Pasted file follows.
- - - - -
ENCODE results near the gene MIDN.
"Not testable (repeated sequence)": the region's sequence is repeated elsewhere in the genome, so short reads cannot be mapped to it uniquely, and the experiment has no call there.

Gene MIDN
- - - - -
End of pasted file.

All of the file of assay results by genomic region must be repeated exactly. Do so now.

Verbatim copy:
ENCODE results near the gene MIDN.
"Not testable (repeated sequence)": the region's sequence is repeated elsewhere in the genome, so short reads cannot be mapped to it uniquely, and the experiment has no call there.

Gene MIDN